Years ago, after my first year of graduate school at Columbia University, I spent a summer in Shippensburg, Pennsylvania where my fiancé and soon to be husband, Dennis, lived. While he taught summer school, I worked at a seafood restaurant tucked into a quiet hillside off a rural road. I don’t remember the name of the restaurant now. I think it was in Carlisle. All I remember is that the owner was an affable white-haired man named Fred.

Fred had me work the bar. I probably represented myself as having experience as a bartender. The summer before I had worked at Charlie Goodnights, a bar in Raleigh, North Carolina. That’s where I met Dennis. Only, I worked the 3:00-8:00 pm shift, which was hardly ever busy. Moreover, at the time bars in NC could only serve beer and wine. My bar skills were limited to opening bottles or drawing a draft.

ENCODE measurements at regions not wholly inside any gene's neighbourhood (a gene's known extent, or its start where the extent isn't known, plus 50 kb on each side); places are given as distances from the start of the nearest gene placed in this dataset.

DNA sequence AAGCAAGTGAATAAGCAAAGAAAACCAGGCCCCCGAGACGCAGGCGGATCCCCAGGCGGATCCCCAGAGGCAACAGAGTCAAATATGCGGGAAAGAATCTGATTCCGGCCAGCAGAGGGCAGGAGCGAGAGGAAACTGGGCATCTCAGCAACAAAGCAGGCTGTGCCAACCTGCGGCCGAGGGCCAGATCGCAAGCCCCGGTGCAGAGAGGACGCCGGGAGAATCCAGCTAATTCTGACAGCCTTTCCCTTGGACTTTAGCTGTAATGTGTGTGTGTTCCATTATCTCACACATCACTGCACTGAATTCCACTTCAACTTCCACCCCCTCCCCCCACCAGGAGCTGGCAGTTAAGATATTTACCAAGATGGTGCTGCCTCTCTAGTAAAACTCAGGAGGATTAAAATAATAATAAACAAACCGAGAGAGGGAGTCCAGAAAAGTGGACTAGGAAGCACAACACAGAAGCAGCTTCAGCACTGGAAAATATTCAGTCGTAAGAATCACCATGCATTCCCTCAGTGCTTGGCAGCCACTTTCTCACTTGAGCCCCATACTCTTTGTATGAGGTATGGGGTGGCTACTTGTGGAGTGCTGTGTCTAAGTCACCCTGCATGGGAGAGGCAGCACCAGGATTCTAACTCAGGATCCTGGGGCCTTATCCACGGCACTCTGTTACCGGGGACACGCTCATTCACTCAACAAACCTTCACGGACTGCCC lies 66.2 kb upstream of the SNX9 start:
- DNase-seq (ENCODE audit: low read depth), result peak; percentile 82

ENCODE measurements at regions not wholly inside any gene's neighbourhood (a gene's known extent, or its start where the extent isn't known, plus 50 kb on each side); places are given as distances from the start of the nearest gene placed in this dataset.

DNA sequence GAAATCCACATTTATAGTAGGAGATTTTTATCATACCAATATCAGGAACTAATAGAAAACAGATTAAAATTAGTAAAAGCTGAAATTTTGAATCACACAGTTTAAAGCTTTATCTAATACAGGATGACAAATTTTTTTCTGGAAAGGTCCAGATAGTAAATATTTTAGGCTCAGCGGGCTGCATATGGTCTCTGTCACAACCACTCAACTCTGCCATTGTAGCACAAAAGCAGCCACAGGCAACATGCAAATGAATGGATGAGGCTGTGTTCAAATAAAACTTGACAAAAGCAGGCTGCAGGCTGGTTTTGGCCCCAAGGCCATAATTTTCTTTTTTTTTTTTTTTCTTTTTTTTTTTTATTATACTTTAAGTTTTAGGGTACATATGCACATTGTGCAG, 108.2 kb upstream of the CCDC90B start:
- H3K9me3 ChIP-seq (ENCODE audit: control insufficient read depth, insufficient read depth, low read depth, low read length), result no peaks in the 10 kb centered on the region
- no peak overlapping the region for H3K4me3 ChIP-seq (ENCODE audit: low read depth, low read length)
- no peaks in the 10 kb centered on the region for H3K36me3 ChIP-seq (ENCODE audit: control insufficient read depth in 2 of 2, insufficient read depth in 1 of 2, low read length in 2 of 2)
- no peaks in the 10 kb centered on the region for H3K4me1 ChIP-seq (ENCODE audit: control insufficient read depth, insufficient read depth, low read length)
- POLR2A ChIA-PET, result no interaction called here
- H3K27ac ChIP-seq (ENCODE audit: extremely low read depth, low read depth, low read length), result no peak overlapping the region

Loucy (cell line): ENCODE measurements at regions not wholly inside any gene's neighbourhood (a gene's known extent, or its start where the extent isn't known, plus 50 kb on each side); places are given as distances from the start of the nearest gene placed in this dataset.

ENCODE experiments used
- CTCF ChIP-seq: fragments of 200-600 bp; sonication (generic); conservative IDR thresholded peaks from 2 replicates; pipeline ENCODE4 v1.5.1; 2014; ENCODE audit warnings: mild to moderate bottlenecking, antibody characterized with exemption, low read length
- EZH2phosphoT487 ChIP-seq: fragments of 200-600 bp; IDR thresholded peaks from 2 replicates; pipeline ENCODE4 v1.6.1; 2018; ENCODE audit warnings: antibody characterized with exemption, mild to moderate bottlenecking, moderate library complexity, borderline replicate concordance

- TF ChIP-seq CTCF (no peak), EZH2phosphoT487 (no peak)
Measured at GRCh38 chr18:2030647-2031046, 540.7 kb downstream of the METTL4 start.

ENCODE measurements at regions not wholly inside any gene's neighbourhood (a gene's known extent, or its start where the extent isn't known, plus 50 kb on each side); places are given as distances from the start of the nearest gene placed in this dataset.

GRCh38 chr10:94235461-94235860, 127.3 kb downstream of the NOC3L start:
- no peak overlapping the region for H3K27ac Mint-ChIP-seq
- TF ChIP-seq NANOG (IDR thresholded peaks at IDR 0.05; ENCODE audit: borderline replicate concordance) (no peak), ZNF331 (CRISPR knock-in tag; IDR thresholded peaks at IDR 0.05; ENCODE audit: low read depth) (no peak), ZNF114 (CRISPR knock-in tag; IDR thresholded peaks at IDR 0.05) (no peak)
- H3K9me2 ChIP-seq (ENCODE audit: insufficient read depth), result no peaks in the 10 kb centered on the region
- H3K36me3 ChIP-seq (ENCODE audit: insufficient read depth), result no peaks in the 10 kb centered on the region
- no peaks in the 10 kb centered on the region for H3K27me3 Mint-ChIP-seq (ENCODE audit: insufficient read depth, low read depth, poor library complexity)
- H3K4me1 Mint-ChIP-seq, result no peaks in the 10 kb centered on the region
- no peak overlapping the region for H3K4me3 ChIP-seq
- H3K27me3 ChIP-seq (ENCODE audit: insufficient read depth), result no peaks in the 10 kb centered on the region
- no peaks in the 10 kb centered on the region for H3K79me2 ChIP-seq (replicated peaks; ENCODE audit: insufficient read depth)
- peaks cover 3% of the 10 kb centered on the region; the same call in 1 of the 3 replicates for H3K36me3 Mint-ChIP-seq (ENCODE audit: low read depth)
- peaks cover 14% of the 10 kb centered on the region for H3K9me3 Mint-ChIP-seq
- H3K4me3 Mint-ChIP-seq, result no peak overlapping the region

In Pennsylvania bars offered liquor of all variety, and I quickly had to learn to make an assortment of drinks—whisky sours, screwdrivers, and martinis. The crowd at Fred’s restaurant did not have elaborate tastes. Most preferred beers and wine in carafes.

But there were days when we were busy. I usually worked with a bartender named Judy who seemed to have been born to pour drinks. She could mix up an assortment of cocktails without once looking at the recipe or relying on a measuring cup. Next to her, I was as slow as a snail. Judy was kind to me and always willing to remind me how to mix a Harvey Wallbanger or a rusty nail. But when we got busy, I was in her way. Her hands would fly over the bottles, grabbing, pouring, stirring, and then she’d whirl across the floor sliding drinks in front of customers. Half the time she’d have to elbow me out of the way, too busy to even articulate the word “MOVE.”

Judy was middle-aged. Her voice was raspy from cigarette smoke, her short-cropped hair complemented her small elfin frame. I admired her and her ability to sling drinks. I wondered how long it would take me to develop the skill. Certainly more than a summer. And a summer was all I had. I was on my way back to New York in August to bury myself again in the Kent Hall library.

Fred wanted me to stay.